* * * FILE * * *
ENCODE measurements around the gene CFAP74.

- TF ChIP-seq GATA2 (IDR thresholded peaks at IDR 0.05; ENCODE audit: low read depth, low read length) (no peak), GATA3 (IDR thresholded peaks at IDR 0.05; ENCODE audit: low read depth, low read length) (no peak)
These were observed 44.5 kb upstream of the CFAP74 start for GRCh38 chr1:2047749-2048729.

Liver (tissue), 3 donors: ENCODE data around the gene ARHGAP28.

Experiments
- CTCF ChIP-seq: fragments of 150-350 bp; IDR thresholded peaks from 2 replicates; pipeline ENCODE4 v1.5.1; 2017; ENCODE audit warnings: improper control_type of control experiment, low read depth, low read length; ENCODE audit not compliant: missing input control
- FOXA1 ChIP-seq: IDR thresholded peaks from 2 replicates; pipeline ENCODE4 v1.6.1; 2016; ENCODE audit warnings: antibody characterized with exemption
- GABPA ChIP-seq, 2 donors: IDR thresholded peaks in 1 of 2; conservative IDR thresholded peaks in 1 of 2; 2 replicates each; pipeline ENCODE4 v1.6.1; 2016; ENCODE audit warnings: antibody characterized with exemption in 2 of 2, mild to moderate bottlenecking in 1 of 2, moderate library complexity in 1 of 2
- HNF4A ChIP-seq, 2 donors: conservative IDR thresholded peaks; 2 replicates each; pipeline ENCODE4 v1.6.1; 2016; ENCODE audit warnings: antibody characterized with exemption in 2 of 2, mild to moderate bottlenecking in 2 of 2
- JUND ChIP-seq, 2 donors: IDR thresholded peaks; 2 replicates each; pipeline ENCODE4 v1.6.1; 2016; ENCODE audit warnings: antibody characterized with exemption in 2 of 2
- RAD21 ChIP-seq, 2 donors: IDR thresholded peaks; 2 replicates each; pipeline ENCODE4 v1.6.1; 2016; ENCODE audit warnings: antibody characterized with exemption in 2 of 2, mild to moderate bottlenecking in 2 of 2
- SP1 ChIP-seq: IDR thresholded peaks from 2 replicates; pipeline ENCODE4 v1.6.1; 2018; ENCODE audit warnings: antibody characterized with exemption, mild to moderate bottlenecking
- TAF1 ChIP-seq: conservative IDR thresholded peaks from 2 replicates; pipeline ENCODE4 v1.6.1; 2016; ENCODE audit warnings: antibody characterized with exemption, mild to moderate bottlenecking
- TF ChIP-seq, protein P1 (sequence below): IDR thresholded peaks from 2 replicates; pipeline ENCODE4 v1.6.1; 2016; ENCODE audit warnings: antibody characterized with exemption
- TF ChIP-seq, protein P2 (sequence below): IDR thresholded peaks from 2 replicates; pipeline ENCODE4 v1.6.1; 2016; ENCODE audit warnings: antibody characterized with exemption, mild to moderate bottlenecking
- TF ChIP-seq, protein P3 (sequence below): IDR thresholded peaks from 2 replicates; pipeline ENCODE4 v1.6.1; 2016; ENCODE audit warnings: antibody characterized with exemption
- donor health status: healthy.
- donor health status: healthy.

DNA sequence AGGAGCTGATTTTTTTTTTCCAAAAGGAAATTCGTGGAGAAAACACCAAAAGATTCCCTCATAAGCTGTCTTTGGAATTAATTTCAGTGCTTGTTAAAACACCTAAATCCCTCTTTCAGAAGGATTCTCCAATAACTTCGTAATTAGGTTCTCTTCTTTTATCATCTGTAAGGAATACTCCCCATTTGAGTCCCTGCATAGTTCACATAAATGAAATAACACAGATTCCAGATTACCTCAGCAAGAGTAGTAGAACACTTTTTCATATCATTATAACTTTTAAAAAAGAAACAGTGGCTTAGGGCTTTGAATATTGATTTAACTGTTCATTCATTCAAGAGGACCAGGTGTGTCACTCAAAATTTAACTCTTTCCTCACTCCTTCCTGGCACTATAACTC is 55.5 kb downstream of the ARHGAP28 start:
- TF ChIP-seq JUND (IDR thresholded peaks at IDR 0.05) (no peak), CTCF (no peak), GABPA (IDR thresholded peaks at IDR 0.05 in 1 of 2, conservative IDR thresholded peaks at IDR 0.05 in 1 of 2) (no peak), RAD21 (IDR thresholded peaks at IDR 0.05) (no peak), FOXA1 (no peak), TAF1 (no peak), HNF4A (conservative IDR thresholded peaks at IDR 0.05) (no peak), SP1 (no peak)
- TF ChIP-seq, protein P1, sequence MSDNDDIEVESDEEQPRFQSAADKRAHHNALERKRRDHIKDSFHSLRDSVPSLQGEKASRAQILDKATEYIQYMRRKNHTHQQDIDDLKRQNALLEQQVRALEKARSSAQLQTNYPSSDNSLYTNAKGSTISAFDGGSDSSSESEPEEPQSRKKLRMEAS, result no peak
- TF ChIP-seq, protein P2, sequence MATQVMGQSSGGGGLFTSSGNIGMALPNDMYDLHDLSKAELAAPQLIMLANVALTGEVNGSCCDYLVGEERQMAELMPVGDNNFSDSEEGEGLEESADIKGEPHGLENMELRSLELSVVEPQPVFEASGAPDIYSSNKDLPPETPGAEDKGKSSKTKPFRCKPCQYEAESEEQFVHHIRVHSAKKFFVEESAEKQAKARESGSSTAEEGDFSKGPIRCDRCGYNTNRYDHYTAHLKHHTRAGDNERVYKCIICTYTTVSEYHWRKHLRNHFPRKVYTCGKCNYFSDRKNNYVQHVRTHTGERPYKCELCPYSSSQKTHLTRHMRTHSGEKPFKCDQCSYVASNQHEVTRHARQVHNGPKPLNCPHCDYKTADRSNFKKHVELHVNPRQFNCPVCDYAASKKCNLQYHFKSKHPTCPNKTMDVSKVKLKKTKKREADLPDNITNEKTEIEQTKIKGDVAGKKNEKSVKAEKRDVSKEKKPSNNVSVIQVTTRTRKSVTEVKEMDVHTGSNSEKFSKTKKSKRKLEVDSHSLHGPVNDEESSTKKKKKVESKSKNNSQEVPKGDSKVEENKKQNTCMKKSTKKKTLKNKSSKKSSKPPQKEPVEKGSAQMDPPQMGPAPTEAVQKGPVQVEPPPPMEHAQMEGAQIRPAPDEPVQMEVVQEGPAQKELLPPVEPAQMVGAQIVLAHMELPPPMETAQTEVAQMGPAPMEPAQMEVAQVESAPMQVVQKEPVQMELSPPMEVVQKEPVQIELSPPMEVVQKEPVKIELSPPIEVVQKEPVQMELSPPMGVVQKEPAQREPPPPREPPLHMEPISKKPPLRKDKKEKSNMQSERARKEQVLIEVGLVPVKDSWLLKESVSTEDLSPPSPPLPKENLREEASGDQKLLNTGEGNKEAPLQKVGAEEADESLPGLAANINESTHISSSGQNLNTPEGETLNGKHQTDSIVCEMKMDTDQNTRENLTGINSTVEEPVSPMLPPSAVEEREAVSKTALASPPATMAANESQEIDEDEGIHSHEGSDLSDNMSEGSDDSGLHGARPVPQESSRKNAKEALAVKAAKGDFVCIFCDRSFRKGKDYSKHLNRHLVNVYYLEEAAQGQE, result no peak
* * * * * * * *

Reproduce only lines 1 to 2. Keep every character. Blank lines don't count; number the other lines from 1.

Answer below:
ENCODE measurements around the gene CFAP74.

- TF ChIP-seq GATA2 (IDR thresholded peaks at IDR 0.05; ENCODE audit: low read depth, low read length) (no peak), GATA3 (IDR thresholded peaks at IDR 0.05; ENCODE audit: low read depth, low read length) (no peak)